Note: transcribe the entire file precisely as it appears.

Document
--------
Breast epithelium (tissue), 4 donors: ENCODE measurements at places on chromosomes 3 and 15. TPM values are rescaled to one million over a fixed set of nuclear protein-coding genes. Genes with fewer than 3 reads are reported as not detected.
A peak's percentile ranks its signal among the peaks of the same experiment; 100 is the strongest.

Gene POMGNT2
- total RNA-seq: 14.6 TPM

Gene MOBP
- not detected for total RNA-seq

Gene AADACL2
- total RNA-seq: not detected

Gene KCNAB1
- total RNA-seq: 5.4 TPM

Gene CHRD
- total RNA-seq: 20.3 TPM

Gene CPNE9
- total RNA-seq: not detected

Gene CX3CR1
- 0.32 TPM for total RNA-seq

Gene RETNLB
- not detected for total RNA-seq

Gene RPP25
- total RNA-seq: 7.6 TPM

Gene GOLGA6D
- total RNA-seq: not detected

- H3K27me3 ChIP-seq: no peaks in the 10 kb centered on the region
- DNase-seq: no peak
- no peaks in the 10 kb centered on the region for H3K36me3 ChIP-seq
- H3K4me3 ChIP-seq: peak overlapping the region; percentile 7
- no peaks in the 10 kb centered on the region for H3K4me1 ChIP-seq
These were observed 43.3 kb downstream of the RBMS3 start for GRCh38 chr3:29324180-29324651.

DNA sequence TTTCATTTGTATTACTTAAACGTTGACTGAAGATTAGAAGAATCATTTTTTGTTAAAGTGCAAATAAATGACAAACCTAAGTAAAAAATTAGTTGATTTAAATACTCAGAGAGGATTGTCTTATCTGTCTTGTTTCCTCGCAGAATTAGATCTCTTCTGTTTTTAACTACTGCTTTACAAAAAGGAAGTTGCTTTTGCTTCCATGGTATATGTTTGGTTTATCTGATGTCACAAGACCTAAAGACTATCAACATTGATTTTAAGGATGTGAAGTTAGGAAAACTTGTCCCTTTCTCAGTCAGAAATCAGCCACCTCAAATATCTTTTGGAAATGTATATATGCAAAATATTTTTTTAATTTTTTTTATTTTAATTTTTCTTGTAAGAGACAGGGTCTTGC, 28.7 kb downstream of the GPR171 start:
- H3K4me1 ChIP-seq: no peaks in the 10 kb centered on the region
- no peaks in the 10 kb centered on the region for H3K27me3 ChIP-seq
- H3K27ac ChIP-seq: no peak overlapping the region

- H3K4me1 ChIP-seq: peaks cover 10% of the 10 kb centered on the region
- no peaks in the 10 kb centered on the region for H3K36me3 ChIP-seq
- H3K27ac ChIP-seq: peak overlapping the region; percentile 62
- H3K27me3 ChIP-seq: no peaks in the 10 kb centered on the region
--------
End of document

Breast epithelium (tissue), 4 donors: ENCODE measurements at places on chromosomes 3 and 15. TPM values are rescaled to one million over a fixed set of nuclear protein-coding genes. Genes with fewer than 3 reads are reported as not detected.
A peak's percentile ranks its signal among the peaks of the same experiment; 100 is the strongest.

Gene POMGNT2
- total RNA-seq: 14.6 TPM

Gene MOBP
- not detected for total RNA-seq

Gene AADACL2
- total RNA-seq: not detected

Gene KCNAB1
- total RNA-seq: 5.4 TPM

Gene CHRD
- total RNA-seq: 20.3 TPM

Gene CPNE9
- total RNA-seq: not detected

Gene CX3CR1
- 0.32 TPM for total RNA-seq

Gene RETNLB
- not detected for total RNA-seq

Gene RPP25
- total RNA-seq: 7.6 TPM

Gene GOLGA6D
- total RNA-seq: not detected

- H3K27me3 ChIP-seq: no peaks in the 10 kb centered on the region
- DNase-seq: no peak
- no peaks in the 10 kb centered on the region for H3K36me3 ChIP-seq
- H3K4me3 ChIP-seq: peak overlapping the region; percentile 7
- no peaks in the 10 kb centered on the region for H3K4me1 ChIP-seq
These were observed 43.3 kb downstream of the RBMS3 start for GRCh38 chr3:29324180-29324651.

DNA sequence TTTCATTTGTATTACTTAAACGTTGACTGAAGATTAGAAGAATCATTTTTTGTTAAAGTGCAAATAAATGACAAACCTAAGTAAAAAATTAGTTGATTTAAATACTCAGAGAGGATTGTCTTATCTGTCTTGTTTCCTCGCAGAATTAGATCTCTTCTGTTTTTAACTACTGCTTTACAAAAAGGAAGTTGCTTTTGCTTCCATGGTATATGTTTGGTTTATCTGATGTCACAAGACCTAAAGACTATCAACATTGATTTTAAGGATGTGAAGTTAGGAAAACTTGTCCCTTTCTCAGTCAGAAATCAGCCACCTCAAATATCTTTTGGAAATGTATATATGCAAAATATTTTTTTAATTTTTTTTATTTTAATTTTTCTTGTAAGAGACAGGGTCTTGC, 28.7 kb downstream of the GPR171 start:
- H3K4me1 ChIP-seq: no peaks in the 10 kb centered on the region
- no peaks in the 10 kb centered on the region for H3K27me3 ChIP-seq
- H3K27ac ChIP-seq: no peak overlapping the region

- H3K4me1 ChIP-seq: peaks cover 10% of the 10 kb centered on the region
- no peaks in the 10 kb centered on the region for H3K36me3 ChIP-seq
- H3K27ac ChIP-seq: peak overlapping the region; percentile 62
- H3K27me3 ChIP-seq: no peaks in the 10 kb centered on the region